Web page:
Thursday, July 8, 2010

Oral Hygiene and Cardiovascular Disease

A recent study in the British Medical Journal has suggested that people who don’t brush their teeth twice daily are more susceptible to having heart disease in the future. In the past, most researches were concerned with the role of oral and gingival inflammation in building up atherosclerosis; in fact, this is the first study to examine if the number of teeth brushing has an impact on developing CV diseases, or not. The data was collected from Scottish Health Survey, which was performed on all adult participants . Results have revealed that participants who brushed their teeth less frequently had higher risks of heart disease than individuals who reported teeth brushing twice daily. Scientists believe that bad oral hygiene increases the risk for heart diseases through flaring systemic inflammation. Usually, the increased inflammation is associated with generalized homeostatic responses, besides; periodontal infection is proved to cause the disturbance of lipid metabolism, which will eventually cause most types of cardiovascular disease.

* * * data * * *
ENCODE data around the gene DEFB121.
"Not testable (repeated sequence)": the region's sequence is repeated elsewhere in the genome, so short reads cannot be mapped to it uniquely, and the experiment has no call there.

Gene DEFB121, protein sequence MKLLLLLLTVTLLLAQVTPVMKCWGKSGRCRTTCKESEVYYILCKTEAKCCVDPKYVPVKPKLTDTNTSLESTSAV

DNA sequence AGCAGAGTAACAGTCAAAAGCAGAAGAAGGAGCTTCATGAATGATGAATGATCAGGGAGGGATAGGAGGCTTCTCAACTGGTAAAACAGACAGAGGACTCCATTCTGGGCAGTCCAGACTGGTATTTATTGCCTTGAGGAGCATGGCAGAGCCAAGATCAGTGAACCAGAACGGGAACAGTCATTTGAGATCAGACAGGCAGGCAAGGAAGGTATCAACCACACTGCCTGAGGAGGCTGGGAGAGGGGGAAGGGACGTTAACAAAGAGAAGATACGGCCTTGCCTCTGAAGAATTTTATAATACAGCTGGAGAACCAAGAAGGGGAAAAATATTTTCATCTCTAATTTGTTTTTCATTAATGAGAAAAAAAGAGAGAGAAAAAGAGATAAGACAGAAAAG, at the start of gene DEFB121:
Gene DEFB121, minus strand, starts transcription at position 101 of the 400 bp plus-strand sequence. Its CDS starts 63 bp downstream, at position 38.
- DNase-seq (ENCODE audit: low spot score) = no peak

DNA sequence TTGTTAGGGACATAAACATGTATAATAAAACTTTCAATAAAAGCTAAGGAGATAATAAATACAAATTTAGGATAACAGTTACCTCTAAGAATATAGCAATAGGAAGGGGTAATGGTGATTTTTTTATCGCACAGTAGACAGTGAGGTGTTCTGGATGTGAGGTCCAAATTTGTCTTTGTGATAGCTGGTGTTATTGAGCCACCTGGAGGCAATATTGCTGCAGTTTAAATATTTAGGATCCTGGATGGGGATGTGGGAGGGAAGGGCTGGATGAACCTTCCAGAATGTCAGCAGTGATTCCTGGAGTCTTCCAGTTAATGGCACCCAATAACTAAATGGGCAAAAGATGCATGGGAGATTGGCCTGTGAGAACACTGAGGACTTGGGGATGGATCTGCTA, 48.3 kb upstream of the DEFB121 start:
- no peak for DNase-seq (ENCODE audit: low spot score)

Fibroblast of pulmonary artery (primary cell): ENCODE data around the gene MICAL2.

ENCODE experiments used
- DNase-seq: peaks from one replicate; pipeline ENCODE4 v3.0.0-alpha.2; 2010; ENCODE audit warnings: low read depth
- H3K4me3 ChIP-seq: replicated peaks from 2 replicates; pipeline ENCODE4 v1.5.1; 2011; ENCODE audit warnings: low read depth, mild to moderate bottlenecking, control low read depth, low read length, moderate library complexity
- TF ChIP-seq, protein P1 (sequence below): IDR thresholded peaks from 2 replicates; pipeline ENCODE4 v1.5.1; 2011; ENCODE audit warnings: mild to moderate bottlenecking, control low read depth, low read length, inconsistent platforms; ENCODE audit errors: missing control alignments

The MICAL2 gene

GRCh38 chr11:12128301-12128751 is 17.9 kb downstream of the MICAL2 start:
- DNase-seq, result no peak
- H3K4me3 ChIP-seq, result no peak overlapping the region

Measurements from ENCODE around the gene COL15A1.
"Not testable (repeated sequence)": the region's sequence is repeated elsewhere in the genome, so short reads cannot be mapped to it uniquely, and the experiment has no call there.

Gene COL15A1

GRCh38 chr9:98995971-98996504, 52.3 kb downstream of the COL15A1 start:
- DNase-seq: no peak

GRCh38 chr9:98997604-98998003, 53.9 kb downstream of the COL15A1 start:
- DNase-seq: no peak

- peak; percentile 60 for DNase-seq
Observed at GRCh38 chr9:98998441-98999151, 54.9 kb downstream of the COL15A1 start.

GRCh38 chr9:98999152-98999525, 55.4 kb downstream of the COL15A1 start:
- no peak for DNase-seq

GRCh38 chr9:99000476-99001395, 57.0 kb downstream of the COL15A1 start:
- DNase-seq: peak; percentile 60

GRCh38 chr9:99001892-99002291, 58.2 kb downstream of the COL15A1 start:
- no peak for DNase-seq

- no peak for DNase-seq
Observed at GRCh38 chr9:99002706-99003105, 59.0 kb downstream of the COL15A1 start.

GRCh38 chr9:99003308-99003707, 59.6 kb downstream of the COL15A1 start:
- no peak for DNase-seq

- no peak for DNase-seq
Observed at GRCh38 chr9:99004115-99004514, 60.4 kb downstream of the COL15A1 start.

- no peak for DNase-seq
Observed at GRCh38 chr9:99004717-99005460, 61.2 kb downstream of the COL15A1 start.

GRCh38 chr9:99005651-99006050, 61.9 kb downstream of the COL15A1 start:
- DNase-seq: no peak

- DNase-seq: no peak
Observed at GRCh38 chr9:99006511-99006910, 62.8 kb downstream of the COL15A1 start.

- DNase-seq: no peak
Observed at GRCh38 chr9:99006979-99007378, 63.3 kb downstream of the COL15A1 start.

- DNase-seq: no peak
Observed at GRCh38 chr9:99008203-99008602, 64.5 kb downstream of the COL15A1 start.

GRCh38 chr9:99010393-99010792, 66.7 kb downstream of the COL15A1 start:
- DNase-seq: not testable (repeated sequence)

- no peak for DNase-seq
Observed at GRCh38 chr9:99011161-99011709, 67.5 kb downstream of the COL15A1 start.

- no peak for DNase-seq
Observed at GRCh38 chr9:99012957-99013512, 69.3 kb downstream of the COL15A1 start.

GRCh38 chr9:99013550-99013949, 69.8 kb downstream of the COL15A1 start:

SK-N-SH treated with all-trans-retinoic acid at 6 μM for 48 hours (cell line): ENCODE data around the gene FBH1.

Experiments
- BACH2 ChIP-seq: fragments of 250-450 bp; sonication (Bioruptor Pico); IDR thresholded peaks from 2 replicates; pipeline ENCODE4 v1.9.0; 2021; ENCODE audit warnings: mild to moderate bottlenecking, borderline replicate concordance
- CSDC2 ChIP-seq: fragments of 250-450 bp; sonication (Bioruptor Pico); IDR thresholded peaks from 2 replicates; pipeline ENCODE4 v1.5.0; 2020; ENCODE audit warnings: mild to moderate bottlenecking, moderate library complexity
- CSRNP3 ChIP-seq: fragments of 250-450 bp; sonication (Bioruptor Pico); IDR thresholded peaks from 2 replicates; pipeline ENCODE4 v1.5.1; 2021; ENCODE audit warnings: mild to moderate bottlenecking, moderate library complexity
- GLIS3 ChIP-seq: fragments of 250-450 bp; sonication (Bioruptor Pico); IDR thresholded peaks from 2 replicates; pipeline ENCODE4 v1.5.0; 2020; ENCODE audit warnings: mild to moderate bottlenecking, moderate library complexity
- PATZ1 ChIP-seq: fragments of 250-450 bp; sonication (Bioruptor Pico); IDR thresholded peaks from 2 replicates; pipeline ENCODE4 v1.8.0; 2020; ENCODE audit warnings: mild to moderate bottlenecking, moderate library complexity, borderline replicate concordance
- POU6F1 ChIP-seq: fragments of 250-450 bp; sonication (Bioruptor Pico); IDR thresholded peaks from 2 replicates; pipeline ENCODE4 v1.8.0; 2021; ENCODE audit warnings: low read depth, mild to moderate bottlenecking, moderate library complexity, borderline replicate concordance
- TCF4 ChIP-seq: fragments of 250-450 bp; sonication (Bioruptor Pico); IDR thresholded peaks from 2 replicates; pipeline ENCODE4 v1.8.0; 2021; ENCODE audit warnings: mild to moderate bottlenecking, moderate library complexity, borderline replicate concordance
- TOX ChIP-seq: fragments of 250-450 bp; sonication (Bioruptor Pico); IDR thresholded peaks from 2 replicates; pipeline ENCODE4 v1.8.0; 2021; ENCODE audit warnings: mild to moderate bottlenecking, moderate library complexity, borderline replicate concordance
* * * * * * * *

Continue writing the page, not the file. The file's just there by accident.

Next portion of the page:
Bottom line is that there is absolutely no substitute for proper oral hygiene . Brushing and flossing your teeth twice daily has numerous benefits that extend well beyond  the mouth!